ASU poised to build on last years success

The opening kickoff of the Arizona State Sun Devils' 2008 college football season is just a day away and I thought it time to drag out some thoughts and ask some questions in advance of the opener.
I think it helps to take a look at things the way they are at the moment, then reflect on how those things came to be. The Sun Devils enter the 2008 campaign as defending co-champions of the Pac-10 conference, with current perennial power Southern California as the other co-champion.

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Preseason rankings of the Sun Devils run in the 15-16 range, probably reasonable due to past results and future expectations. The rankings leave plenty of wiggle room – win a few big games and it will be easy to move up, lose a few and it will be easy to move out.
Arguably the most important position on the field is manned by an incumbent who will not be unseated by anything other than injury. Senior QB Rudy Carpenter has the chance to leave his name littered all over the Sun Devil record books in many of the most important categories. His backup, Danny Sullivan, hasn't even hinted at wanting to transfer to another program.
Preseason workouts have left the impression that the Sun Devil defense will be at least solid, if not occasionally spectacular.
The team features a major post-season award winner in Thomas Weber, the Sun Devils' ultra-reliable placekicker who won the Lou Groza Award.
Finally, offseason workouts and preseason camp have shown the coaching staff's ability to recognize freshman and transfer talent as a number of the 2008 recruiting class and invited walk-ons have shown the ability to play Bowl Series Subdivision-level football for the Maroon and Gold.
Overall, the program shows signs of possibly playing a relevant role in the national championship picture either now or in the near future. It is, frankly, a significant difference from the past four or five seasons.
December 11, 2006 is, without question, the date on which the history of the Arizona State Sun Devil football program turned. On that date, ASU's Vice President for University Athletics, Lisa Love, introduced Dennis Erickson as the twenty-second head football coach at Arizona State University.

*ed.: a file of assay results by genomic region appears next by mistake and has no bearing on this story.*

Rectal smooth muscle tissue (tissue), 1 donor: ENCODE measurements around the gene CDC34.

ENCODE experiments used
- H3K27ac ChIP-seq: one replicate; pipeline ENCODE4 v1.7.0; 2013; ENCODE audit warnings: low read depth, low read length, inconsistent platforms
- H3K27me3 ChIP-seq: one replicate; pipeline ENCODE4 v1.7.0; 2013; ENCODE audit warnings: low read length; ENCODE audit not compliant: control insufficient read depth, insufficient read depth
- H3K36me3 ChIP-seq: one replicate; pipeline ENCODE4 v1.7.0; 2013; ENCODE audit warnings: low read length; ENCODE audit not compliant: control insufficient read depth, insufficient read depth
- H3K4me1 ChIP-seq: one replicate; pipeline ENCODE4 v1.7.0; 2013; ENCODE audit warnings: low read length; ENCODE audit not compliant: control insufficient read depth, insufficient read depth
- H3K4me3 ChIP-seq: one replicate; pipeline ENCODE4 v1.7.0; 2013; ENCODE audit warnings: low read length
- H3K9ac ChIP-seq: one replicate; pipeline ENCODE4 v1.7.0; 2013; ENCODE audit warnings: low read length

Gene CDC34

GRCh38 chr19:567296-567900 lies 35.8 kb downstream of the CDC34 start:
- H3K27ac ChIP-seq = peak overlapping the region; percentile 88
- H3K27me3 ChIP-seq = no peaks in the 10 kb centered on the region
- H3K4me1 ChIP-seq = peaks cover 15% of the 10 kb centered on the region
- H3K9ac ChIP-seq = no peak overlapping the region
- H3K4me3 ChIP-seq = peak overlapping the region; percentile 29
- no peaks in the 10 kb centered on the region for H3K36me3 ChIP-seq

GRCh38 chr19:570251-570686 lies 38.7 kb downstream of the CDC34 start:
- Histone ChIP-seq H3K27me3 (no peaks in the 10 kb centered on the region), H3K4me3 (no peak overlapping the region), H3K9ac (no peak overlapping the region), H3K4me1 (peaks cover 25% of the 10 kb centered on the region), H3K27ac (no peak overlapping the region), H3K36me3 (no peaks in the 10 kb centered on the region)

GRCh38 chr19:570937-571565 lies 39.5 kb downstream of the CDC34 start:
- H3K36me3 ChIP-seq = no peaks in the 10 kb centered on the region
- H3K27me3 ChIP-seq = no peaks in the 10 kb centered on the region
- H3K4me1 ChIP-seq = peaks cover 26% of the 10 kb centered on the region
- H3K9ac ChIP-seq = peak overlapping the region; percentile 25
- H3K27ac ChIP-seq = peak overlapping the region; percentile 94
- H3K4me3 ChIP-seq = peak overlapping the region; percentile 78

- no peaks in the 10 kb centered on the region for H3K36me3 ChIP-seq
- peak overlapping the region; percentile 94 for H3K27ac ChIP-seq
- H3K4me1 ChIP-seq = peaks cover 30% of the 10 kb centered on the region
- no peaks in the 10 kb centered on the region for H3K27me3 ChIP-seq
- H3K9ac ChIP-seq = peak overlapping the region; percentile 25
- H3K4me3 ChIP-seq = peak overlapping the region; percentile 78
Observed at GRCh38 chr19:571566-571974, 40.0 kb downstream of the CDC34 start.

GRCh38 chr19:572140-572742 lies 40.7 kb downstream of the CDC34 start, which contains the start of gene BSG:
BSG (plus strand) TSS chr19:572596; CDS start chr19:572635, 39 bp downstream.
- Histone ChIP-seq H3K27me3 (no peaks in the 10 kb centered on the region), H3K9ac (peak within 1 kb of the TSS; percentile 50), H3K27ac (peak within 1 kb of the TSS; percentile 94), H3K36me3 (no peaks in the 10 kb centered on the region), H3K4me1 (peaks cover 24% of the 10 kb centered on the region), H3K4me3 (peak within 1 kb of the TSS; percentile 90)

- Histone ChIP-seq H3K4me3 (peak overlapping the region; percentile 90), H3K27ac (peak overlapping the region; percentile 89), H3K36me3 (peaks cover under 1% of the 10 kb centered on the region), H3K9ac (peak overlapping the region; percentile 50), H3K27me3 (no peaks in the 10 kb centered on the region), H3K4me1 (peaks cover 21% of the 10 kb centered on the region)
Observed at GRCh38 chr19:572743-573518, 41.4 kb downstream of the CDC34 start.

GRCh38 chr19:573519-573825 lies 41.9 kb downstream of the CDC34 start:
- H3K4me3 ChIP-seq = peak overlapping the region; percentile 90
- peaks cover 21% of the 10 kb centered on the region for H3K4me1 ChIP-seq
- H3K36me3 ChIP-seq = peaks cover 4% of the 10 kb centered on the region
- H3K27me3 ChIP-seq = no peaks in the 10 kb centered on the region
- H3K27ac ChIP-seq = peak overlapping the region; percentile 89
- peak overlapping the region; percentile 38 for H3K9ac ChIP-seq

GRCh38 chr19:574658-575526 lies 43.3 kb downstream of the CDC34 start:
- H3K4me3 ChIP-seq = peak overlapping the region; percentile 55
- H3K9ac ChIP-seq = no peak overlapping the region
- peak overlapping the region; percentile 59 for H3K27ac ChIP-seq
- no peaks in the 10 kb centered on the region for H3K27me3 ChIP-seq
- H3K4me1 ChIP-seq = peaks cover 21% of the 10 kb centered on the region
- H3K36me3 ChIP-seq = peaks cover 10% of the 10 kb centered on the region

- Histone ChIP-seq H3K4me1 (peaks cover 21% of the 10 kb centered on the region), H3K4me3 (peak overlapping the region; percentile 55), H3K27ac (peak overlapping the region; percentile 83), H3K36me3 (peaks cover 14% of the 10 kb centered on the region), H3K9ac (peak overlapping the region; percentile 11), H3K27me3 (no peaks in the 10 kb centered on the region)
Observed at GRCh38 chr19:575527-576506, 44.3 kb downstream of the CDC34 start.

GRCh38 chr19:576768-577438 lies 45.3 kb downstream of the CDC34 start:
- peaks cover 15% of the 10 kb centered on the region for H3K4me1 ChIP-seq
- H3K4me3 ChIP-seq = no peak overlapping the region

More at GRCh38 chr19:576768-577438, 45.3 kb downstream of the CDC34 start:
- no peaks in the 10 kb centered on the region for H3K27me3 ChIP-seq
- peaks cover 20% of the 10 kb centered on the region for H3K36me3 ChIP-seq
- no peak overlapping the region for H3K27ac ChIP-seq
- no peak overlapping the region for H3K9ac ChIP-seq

Erickson's hiring created ripples throughout the Pac-10 in particular and college football in general. Erickson, after all, has had a long and largely successful college coaching career, producing winners everywhere he's been. He has his share of detractors; I'm not here to discuss his prior career. Frankly, in some respects, I'm not interested in his past prior to arriving in Tempe. I am very interested in his present and the future. A future, I should reveal, I believe we will find to be, at a minimum, very, very interesting.
Prior to Erickson's appointment at Arizona State, observers around the country and within the State of Arizona wondered when, if ever, the "sleeping giant" that is the country's largest public university might awake. Those of you reading this know the history and it's unnecessary to repeat it here. As Erickson's predecessor in the position departed, he cast doubt on whether the infrastructure or culture at Arizona State was conducive to building a winning program.
Fan and booster support was lagging and there were those, including me, who asked ourselves why and how could Arizona State NOT produce a consistently successful program. I have to admit, I found myself wondering if there was, as Dirk Koetter suggested, something imbedded in the infrastructure, or the culture of the ASU Athletics Department, which was holding the program back from success.
On December 11, 2006 Dennis Erickson arrived and the answers to that question and others have begun to be answered. From my perspective the single most important answer was that indeed, for Arizona State athletics, there really are no impediments other than those in our own collective minds and in truth, the sky's the limit.
There were growth pains along the way and there will continue to be those as the program progresses. Last season saw the Sun Devils lose games to Oregon and Southern California in the conference portion of the season and be humiliated by Texas in the Holiday Bowl. The Oregon game was a winnable contest which featured a certain level of self-destruction by the Devils. The USC and Texas games winnable? Well, not so much.
There were contests early on which the Sun Devils nearly found ways to lose before finding ways to storm back to win. There was the oft-mentioned sacks-allowed total, a statistic which cannot be ignored if you care about the long-term health of your starting quarterback. However, you must also stand in awe regarding that statistic. After all, despite having Rudy spend as much time on the ground as in the huddle, the Sun Devils won ten of the thirteen games they played.
While the sky's the limit for this program, and while the pieces are starting to fall into place to reach those lofty goals, the truth is that the Sun Devils are probably not there yet. The sleeping giant may have been roused, but he's not fully awake and effective. There remain potential flaws, chinks in the armor if you will. There are still questions about the offensive line, the interior of the defensive line, the health of the receiving corps. This year's edition of special teams has yet to show anything, having not run a significant kickoff, punt or field goal.